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NDDA 889: What Your Team Needs to Know

Benjamin Burke
06 August, 2020 2 Min read


The National Defense Authorization Act (NDAA) provides budget appropriations set by Congress for spending by the U.S. Department of Defense. There are two prohibitions under Section 889 of the NDAA, which impact all federal government contractors—domestic or foreign:  §889(a)(1)(A) and §889(a)(1)(B).

NDDA 889 Breakdown

§889(a)(1)(A) required federal government contractors to certify that the equipment, system or service that they provide to the U.S. government does not contain any equipment or services from a banned Chinese technology or surveillance company. §889(a)(1)(B) takes the prohibition a step further, requiring federal government contractors to certify that their entire global supply chain is free of the banned providers. The NDAA ban covers five Chinese companies, their subsidiaries, and affiliates.

§889(a)(1)(A) was implemented in August of 2019, while §889(a)(1)(B) will take effect on August 13th, 2020.

What does this mean?

The §889(a)(1)(B) prohibition on the DoD extending, renewing, or entering into contracts with companies using technology from banned Chinese entities means government suppliers must now examine and update their global supply chain to ensure compliance—if they want to continue doing business with the DoD.

Critically, the NDAA ban applies beyond products the DoD might purchase, extending to the entire global supply chain of the bidding company. That means suppliers must examine all corporate branches to look for instances involving banned companies. Once §889(a)(1)(B) takes effect on August 13, 2020, it will prohibit the federal government from extending, renewing, or entering into contracts with any entity that uses any of these technologies. Even if only part of a business is mentioned in government contracts, the entire company's global supply chain must still be compliant.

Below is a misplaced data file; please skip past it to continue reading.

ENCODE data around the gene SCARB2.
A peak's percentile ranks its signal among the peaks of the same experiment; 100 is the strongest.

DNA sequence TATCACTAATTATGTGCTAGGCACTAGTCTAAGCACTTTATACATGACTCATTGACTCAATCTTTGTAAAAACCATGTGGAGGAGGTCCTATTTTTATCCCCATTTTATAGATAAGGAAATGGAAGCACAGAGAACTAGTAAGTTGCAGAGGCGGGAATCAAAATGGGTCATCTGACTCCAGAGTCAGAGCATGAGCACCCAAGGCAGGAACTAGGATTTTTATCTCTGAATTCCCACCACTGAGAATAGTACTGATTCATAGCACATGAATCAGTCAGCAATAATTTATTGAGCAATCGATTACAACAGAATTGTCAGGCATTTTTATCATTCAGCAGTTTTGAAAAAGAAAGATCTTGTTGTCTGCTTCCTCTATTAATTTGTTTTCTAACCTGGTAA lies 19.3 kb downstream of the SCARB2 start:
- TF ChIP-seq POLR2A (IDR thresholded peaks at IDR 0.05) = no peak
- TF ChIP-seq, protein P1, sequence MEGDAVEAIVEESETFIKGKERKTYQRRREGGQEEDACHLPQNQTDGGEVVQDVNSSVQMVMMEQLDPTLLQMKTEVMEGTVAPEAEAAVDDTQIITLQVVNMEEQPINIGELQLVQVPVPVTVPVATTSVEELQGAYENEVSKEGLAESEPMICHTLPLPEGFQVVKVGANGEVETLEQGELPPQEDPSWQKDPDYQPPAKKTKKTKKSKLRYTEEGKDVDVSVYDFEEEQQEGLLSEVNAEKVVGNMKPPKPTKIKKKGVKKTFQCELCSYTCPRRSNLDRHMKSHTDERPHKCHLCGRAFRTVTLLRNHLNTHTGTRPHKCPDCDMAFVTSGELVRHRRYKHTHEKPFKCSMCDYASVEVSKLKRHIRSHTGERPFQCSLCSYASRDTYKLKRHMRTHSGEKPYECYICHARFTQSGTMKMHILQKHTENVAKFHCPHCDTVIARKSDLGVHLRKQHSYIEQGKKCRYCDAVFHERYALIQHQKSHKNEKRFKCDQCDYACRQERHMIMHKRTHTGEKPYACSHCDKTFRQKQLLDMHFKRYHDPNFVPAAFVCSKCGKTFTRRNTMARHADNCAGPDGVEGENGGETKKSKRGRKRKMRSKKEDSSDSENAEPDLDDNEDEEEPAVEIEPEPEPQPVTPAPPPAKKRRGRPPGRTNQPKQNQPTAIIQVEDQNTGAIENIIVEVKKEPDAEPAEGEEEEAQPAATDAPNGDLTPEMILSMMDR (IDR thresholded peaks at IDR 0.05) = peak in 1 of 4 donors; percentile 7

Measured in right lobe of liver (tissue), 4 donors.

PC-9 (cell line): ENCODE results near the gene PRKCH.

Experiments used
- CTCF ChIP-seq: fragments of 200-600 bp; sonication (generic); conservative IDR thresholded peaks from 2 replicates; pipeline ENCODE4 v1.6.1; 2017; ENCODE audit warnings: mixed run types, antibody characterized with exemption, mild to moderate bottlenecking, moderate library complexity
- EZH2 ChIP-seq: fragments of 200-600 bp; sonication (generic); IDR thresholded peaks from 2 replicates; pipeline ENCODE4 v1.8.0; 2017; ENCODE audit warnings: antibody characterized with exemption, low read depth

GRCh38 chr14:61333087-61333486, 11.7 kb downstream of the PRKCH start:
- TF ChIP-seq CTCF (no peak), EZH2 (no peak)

Banned Technologies in NDDA 889?

The following technologies have been banned:

  • Telecommunications equipment produced by
    • Huawei Technologies Company
    • ZTE Corporation
    • Any subsidiaries or affiliates of the above
  • Video surveillance and telecommunications equipment produced by
    • Hytera Communications Corporation
    • Hangzhou Hikvision Digital Technology Company
    • Dahua Technology Company
    • Any subsidiaries or affiliates of the above

What can my team do now?

Take the time to evaluate your organization and identify any presence of prohibited companies. Remember that regardless of what part of your business is under a federal government contract, your entire global supply chain must be compliant.

If you are looking for a remote access tool that is completely §889(a)(1)(B)-compliant, consider Dispel.

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What if I find a banned technology during contract performance?

Please see section (d) [Reporting requirement] and follow steps (d)(1) and (d)(2).

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About Dispel

Dispel is a §889(a)(1)(B)-compliant provider of industrial remote access and moving target defense SD-WANs. Companies use Dispel to access equipment quickly and securely, from anywhere. For more information, please see